Vaccination in Aotearoa : the role of anticipated regret, temporal discounting and maternal mental health : a thesis presented in partial fulfilment of the requirements for the qualification of Doctor of Clinical Psychology at Massey University, Wellington, New Zealand

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Background. Uptake of childhood vaccines in Aotearoa remains consistently lower than necessary for population immunity. Understanding drivers for vaccine hesitancy is a complex but essential exercise. New and expectant mothers are generally primary decision-makers about vaccination for their babies, yet the crucial timeframe for those decisions coincides with the highest risk period for perinatal anxiety and depression. Study aims. This study was designed to test the hypothesis that anxiety and depression in pregnancy and postnatally have an effect on vaccination rates, given research support for a link between psychological distress and decision-making challenges. Decision theory guided the study, specifically temporal discounting, and anticipated regret. Participants’ own perspectives about key influences on their decisions were also explored. Methods. The study was a cross-sectional survey of new and expectant New Zealand mothers, recruited via social media – N = 387 (quantitative); N = 411 (content analysis). Survey items included existing measures (EPDS, GAD-7, MCQ) alongside purpose-built items and open-ended questions. Possible confounds, ethnicity and socio-economic status, were identified from a literature search and statistically controlled. Results. Anticipated action regret (action and inaction) was strongly and significantly correlated with vaccination intention. However, the hypothesised relationships between temporal discounting and either perinatal depression or anxiety were not observed. Further, neither anticipated regret nor temporal discounting had the expected effects on vaccination intentions. The observed depression/intention relationship was negligible, and anxiety was moderately, statistically significantly, and (contrary to prediction) positively correlated with intention. The sixth hypothesis (partial mediation of the distress-intention relationship by temporal discounting and anticipated regret) was also unsupported. Content analysis of open-ended questions suggested six main categories of influence on vaccination intentions - beliefs (safety/risk, effectiveness); knowledge/experience; health protection; formal sources (health officials/professionals); social (whānau/family, others); and pragmatic. Latent themes - fear and confidence, underpinned each category. Most participants reported no change, unless a strengthening of their position, due to the COVID-19 pandemic. Conclusions. Overall, there was evidence of a strong relationship between anticipated regret and vaccination intentions. However, perinatal depression did not have an observable effect on intentions, and – contrary to predictions - perinatal anxiety increased, rather than decreased, intention to vaccinate. Although the hypotheses were not supported here, the findings nevertheless suggest that intention is impacted by predicted regret about the consequences of that decision. Furthermore, a role for anxiety or regret in vaccination decision-making was supported by analysis of participants’ self-reported key influences on their decision-making. In this sample, limited variance in levels of elevated levels of either depression or anxiety (most experiencing no to low symptoms) or vaccination intentions (most being pro-vaccination), potentially affected the results obtained. Further investigation of the role of emotion and perinatal distress relationship is justified.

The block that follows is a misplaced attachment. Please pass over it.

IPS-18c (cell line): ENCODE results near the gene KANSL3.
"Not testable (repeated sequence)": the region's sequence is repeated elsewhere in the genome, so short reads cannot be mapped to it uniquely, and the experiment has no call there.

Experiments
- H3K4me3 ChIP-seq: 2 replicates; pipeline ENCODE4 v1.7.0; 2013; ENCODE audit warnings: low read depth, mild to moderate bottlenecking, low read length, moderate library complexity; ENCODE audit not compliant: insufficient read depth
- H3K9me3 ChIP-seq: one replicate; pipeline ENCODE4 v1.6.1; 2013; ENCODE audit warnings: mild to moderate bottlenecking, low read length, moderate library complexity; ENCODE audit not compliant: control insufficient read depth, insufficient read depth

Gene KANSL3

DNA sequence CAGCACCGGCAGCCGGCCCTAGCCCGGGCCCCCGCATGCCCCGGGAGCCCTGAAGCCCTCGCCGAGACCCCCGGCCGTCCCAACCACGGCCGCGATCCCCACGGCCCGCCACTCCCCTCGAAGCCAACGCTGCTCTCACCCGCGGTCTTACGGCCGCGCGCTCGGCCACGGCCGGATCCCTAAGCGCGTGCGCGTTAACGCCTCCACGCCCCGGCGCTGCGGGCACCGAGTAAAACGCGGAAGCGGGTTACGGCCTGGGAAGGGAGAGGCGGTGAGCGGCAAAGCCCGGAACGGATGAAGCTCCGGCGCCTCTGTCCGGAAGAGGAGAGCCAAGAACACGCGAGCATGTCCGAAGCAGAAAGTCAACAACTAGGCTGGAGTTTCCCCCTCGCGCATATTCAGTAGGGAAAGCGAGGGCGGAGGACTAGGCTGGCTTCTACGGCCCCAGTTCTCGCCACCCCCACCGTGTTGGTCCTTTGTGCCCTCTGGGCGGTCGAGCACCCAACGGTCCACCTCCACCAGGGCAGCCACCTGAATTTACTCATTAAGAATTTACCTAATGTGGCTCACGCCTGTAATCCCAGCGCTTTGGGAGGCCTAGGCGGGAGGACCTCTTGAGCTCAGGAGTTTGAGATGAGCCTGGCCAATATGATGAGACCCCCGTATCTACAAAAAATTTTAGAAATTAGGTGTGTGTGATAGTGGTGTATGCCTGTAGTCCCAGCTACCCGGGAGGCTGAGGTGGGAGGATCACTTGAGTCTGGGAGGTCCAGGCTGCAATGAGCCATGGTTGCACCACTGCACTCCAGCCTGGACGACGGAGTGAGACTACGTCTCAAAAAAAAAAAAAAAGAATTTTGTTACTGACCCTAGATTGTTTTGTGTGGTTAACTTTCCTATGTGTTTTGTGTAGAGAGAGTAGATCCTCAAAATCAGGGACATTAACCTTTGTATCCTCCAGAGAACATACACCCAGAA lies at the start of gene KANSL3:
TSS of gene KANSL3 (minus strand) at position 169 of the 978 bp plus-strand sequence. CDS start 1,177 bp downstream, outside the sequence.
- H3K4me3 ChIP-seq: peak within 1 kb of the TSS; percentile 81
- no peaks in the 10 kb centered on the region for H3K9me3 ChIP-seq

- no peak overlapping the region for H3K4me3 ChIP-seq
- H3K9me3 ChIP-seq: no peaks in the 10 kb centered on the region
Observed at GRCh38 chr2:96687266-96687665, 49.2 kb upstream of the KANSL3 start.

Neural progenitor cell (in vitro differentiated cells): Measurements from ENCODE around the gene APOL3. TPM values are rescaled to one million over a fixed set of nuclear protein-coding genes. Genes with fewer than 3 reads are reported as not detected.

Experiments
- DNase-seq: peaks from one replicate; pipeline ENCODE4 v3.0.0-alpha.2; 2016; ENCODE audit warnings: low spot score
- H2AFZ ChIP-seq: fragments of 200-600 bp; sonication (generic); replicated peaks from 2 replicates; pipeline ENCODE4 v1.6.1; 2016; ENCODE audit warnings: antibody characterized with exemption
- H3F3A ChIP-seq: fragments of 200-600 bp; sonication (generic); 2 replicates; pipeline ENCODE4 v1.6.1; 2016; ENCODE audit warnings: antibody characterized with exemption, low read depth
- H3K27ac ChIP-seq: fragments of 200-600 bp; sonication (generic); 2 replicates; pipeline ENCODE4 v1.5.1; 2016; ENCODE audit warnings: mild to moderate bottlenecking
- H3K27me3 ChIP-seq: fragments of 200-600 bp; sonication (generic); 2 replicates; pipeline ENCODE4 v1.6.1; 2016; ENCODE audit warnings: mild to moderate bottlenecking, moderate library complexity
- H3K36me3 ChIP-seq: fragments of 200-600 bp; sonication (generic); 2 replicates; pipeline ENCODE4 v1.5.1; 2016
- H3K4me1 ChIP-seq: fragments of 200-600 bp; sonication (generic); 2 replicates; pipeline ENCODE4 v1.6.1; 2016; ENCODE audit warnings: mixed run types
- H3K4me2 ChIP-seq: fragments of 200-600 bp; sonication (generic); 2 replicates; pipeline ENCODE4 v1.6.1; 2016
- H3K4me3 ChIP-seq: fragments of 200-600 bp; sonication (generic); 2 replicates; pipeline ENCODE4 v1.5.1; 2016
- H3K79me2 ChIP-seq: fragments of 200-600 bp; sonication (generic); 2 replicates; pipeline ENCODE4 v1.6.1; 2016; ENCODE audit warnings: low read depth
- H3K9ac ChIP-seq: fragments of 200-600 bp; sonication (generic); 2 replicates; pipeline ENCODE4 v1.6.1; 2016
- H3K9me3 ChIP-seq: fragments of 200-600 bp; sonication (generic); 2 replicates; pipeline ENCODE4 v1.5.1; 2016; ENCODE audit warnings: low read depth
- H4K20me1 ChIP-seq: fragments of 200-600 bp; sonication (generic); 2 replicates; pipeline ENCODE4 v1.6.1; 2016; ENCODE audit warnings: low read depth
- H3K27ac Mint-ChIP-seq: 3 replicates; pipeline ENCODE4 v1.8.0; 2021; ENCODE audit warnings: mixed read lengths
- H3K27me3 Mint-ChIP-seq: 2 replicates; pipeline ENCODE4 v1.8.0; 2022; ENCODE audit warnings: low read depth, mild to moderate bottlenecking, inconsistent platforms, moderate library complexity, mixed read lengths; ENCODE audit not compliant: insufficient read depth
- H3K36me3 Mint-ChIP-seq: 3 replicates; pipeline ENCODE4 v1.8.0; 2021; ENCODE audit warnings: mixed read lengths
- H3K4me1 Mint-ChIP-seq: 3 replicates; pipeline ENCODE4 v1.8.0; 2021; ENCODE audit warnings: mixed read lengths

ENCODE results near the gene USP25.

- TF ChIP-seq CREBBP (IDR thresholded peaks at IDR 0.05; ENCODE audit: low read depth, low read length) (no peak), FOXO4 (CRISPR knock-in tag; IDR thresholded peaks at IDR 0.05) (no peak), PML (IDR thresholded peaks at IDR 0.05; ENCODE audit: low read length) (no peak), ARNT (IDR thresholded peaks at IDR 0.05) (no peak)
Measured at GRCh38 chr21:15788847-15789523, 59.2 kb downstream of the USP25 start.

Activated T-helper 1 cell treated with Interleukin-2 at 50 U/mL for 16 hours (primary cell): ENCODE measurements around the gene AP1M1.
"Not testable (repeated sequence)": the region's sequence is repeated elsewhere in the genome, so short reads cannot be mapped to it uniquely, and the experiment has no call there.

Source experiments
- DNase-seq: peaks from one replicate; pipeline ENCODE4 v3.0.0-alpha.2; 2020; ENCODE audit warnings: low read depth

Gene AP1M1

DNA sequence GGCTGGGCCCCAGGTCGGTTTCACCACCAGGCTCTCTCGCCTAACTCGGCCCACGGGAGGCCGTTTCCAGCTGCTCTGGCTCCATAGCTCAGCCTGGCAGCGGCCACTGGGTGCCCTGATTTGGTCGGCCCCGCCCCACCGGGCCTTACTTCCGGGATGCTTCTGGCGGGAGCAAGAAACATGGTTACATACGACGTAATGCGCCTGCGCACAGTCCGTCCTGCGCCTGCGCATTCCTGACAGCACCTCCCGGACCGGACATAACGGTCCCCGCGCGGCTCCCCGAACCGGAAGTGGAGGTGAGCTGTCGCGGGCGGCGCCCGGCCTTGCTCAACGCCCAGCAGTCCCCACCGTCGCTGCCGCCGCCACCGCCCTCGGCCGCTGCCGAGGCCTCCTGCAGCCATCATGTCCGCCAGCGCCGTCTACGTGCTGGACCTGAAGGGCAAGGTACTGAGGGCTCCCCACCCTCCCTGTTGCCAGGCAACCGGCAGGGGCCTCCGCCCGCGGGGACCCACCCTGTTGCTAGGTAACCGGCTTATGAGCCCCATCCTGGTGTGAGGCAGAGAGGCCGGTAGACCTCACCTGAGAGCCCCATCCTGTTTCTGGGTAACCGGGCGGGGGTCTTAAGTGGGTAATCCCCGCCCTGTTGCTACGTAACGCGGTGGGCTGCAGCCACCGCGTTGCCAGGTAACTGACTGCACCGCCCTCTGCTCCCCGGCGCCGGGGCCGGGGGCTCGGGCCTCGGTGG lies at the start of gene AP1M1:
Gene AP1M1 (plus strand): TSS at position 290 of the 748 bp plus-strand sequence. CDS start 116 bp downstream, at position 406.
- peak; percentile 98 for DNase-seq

Vaccination of infants, Psychological aspects, New mothers, Pregnant women, Mental health, Regret, New Zealand